This isn’t for everybody of course. Live entertainment would add another layer of management and associated costs to the restaurant. You’d also want to be careful to screen all acts to be consistent with your restaurant, its clientele, and its tastes. If done right, live entertainment could make your restaurant more than a place to eat—it could potentially make it a cultural hotspot.
Why would somebody pay to cook their own food? Isn’t avoiding cooking the point of dining out? Yes and no. Not everybody is going to be interested in cooking classes or preparing their own meals.
But for those who enjoy this kind of thing for personal development or for date nights or just an evening out with friends? Providing this kind of highly anticipated activity can be lucrative as people interested in it may be willing to pay a premium for the experience.
If your restaurant has the facilities and the staff, you might consider offering cooking classes. This can be an additional stream of revenue and it can help get the word out about your restaurant.
Create a New Franchise
In a past entry, we talked a bit about opening a franchise. While that isn’t a bad idea, what we’re suggesting here is something quite different. An idea that is quite bold, quite risky, but also holds great potential for success.
Remember that road trip you took in college with your buddies? Remember that hole-in-the-wall, mom-and-pop diner in that out-of-the-way small town several miles off of the interstate that made the best hamburger you’ve ever eaten? Its taste, texture, and its various garnishments paired with some unbelievably crispy french fries seasoned with… something (you’re not sure what it was, but it was amazing!) and homemade root beer or a shake made for a dining experience that you just can’t find anywhere else.
Well, what if you were the one to bring it everywhere else?
One of our best (in our humble opinion) and more unique, albeit very challenging, restaurant ideas is to create your own new restaurant franchise.
If you already have your own unique restaurant that is successful you might consider making a franchise out of it.
Or maybe you need to make a trip back to that small town and ask the proprietors of that diner if they’d be interested in franchising. What unique restaurant you start with doesn’t really matter; you just need something that works, hasn’t been done, or improves on successful elements of other restaurants.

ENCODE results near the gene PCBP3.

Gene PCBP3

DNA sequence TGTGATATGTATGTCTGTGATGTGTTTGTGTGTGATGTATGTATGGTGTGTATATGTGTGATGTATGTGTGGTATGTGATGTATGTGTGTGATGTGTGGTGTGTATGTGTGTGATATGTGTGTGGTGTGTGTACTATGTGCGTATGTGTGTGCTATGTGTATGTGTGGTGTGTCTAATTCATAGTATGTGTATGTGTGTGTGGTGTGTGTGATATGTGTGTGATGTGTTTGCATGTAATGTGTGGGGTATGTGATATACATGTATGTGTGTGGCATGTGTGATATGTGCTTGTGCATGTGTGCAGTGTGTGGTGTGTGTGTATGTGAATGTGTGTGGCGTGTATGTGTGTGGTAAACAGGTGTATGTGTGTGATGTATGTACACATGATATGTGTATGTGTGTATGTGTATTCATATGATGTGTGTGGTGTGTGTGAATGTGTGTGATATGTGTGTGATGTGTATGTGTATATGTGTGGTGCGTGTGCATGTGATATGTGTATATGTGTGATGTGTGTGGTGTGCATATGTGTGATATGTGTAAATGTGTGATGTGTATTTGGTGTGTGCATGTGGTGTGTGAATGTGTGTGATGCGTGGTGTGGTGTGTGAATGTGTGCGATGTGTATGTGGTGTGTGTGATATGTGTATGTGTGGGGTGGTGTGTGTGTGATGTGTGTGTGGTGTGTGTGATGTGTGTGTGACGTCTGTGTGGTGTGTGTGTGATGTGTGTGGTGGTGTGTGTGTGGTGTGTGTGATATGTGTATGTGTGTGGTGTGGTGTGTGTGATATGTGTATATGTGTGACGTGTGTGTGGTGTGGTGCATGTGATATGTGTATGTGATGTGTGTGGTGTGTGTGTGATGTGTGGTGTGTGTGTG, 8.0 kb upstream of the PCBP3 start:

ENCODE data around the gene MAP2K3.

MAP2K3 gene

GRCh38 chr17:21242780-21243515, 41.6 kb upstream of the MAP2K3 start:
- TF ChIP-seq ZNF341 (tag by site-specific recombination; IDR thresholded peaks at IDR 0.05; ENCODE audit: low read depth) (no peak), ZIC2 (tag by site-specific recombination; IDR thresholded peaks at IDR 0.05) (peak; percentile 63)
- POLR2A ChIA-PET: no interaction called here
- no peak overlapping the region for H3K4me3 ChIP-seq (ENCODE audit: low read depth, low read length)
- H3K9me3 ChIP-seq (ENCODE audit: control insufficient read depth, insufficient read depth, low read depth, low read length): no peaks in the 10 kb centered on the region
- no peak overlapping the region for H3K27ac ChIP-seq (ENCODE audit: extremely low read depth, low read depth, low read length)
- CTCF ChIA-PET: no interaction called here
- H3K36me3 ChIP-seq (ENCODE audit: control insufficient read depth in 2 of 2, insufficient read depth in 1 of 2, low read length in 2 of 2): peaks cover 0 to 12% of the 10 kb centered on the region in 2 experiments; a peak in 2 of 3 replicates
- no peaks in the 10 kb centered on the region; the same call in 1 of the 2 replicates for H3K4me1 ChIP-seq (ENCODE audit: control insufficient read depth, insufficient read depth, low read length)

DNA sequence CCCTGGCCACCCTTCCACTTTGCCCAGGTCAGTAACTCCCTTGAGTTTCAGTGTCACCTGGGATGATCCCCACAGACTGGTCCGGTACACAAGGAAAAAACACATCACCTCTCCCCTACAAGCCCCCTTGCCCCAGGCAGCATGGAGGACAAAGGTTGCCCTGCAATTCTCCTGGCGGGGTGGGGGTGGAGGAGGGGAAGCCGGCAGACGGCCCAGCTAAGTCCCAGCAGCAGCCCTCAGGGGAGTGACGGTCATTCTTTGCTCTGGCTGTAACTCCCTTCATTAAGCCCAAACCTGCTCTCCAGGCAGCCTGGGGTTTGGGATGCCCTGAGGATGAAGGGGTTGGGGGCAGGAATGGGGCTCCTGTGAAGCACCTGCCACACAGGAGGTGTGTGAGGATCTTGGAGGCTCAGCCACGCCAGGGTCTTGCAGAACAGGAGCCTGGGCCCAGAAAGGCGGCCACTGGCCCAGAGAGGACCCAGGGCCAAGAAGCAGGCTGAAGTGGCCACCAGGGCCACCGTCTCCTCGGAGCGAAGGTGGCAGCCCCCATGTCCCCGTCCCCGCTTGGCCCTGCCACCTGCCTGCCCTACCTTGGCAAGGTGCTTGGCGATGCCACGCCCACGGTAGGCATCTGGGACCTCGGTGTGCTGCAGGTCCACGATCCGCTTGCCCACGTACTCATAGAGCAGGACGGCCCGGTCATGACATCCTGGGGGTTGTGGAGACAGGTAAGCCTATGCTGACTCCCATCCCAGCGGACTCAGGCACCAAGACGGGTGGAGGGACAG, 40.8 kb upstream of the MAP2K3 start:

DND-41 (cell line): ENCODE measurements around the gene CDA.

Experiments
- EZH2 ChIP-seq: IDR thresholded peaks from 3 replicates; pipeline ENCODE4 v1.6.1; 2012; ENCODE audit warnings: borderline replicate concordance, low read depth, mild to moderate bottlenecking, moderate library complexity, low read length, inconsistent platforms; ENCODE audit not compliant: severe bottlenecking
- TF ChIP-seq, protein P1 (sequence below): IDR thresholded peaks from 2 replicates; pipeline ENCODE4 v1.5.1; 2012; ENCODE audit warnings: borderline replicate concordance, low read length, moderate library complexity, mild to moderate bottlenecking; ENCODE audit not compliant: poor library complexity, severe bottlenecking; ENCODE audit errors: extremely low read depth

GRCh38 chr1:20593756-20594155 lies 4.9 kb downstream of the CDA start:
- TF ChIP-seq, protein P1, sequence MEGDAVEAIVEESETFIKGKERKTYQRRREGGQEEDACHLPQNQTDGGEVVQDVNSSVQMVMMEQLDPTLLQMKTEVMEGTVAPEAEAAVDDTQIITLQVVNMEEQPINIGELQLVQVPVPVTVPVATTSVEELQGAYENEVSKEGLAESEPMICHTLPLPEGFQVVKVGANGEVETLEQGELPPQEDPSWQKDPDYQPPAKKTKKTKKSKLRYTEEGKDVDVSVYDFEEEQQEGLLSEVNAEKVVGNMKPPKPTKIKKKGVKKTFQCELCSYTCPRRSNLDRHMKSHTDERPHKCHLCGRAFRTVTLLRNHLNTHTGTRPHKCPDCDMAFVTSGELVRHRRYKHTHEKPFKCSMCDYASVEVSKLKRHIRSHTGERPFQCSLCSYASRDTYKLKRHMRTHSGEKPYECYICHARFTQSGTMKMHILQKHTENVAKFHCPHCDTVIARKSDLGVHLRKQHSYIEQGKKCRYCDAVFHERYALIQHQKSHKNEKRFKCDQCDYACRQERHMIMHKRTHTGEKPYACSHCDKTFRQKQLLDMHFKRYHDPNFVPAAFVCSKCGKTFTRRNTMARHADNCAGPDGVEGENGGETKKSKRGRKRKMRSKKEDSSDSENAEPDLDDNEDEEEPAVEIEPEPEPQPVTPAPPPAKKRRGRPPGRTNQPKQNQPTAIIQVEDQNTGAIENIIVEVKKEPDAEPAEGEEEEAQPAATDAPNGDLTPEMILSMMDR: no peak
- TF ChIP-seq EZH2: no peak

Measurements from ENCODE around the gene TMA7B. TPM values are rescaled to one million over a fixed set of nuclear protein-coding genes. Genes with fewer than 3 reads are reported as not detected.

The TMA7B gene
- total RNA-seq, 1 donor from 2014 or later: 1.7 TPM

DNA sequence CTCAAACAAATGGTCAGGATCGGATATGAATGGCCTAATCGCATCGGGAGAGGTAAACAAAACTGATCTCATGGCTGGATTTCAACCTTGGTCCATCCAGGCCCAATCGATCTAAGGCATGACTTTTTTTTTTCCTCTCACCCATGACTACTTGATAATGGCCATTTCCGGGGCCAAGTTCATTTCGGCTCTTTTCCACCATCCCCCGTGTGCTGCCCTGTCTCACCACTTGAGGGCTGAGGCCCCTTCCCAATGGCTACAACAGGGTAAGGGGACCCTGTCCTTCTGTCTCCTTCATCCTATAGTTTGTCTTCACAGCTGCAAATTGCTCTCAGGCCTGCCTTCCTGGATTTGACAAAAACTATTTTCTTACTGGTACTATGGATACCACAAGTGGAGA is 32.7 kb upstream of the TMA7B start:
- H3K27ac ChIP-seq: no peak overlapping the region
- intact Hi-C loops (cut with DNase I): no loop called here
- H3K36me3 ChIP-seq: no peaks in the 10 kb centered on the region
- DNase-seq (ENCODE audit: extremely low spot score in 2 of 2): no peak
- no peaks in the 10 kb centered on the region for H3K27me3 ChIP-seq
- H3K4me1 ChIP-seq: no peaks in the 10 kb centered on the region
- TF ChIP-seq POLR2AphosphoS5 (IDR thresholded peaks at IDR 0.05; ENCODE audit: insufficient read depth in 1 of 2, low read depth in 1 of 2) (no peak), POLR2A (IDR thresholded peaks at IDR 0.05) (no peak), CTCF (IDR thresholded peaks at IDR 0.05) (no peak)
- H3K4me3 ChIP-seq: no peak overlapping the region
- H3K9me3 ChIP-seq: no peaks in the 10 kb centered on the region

You’d probably need some help with this one. You’ll need a great idea of course and that isn’t always an easy thing.
After that, you’ll need capital to get started. You’ll also need consultations and collaborations with lawyers, accountants, commercial realtors, and other financial professionals to incorporate the company. The expensive but critical advice of marketing consultants is to figure out exactly when, where, and how to expand, etc. If you’re turning somebody else’s restaurant into a franchise you’ll have to negotiate with them and hammer out a mutually agreeable deal.
This is by far the most challenging of our restaurant ideas, but it’s probably also the most potentially lucrative.
Does getting a new restaurant idea up and running seem impossible?
It isn’t. Remember that virtually every successful franchise started off as a single restaurant or a small handful of privately owned establishments clustered in one geographic area. Even McDonald’s, the multinational industry behemoth and one of the most successful franchises in history, started off as a small hamburger joint owned and operated by some brothers in southern California.
We aren’t saying that you’ll be the next McDonald’s but we are saying that if you combine a good idea with good business, the possibilities are virtually limitless.
Final Thoughts on Restaurant Ideas
This is by no means an exhaustive list of restaurant ideas, but we do hope that reading it has given you some things to think about. In a competitive industry like this, one big idea can make the difference between success and failure but so can several little elements compounded on each other.
When you’re thinking about restaurant ideas that you can apply to your operation, you’re going to need good data to work with. That’s where we come in. We have the tools to help you collect, analyze and make sense of the data that your restaurant is generating so you can make the best decisions regarding which way to go.
Best of luck!